The House vote on the measure might be held as early as Friday, November 30, 2012.

Despite the bipartisan interest in a STEM visa program and strong support from various business and industry groups, the bill’s elimination of the diversity lottery program remains a strong sticking point with many Democrats. Therefore, even if the House ultimately passes the bill, it is doubtful the Democratically-controlled Senate will consider it during this lame duck session. Moreover, President Obama has issued a Statement of Administration Policy (pdf) that opposes this bill. While the statement claims that the Administration “strongly supports legislation to attract and retain foreign students who graduate with advanced STEM degrees, to establish a start-up visa for foreign-born entrepreneurs to start businesses and create jobs, and to reform the employment-based immigration system to better meet the needs of the U.S. economy,” it emphasizes that “the Administration does not support narrowly tailored proposals that do not meet the President's long-term objectives with respect to comprehensive immigration reform.”

Immigration Reform in 2013

There has been much speculation that comprehensive immigration reform will be an Administration priority in 2013. Therefore, the STEM visa issue will likely reemerge during the next Congressional term, either as a standalone bill or as part of a more comprehensive immigration package. Other STEM-related bills introduced in recent months, for example, would retain the diversity lottery program, and therefore might garner more bipartisan support.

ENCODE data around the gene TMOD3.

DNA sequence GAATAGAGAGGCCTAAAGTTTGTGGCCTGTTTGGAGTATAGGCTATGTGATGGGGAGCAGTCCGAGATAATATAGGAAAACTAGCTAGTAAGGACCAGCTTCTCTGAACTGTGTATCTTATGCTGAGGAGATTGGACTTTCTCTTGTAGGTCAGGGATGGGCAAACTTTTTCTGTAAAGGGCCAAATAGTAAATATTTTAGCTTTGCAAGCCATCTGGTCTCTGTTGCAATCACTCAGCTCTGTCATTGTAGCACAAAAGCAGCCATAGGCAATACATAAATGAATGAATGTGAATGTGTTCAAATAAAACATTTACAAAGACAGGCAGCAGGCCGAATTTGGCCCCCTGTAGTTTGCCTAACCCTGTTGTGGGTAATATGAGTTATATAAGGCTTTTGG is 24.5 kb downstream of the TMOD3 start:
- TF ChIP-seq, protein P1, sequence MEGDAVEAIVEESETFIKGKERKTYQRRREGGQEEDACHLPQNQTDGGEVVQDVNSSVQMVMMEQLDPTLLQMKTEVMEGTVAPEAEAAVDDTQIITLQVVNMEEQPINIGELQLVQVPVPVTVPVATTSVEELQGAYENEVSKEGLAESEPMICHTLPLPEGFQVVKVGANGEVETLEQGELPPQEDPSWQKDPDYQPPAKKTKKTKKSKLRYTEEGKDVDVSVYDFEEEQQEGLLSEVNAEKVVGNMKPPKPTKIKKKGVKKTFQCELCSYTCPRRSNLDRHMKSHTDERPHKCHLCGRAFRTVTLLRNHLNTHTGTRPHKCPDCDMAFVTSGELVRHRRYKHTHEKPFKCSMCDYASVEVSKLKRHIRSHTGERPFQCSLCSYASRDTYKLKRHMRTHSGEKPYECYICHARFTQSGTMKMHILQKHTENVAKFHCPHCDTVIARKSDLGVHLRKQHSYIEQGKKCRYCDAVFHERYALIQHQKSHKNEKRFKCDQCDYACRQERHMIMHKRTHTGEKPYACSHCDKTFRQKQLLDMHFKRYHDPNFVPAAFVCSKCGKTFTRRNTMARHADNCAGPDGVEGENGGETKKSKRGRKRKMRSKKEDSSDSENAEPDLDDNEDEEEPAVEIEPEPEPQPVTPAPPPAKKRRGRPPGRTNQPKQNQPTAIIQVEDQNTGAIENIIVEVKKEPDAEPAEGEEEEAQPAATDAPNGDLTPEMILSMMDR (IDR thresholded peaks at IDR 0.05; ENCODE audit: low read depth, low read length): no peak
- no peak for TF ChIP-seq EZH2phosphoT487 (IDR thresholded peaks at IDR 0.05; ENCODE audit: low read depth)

The Attracting the Best and Brightest Act of 2012 (H.R. 6412) introduced by Rep. Zoe Lofgren (D-CA) on September 14 would create a new visa category (EB-6) that would provide up to 50,000 visas to STEM graduates. Any unused visas granted under the EB-6 category would be reallocated to other employment-based immigrant visa categories. In addition, this bill contains wage protection provisions to ensure that the STEM graduates would not undercut the wages paid to U.S. citizens with comparable levels of experience, and a 2-year sunset provision. This measure would also allow employers to obtain green cards for the students without requiring that they return to their home countries or obtain a temporary visa. With respect to the universities granting the STEM degrees, the Attracting the Best and Brightest Act would exclude for-profit schools from participation.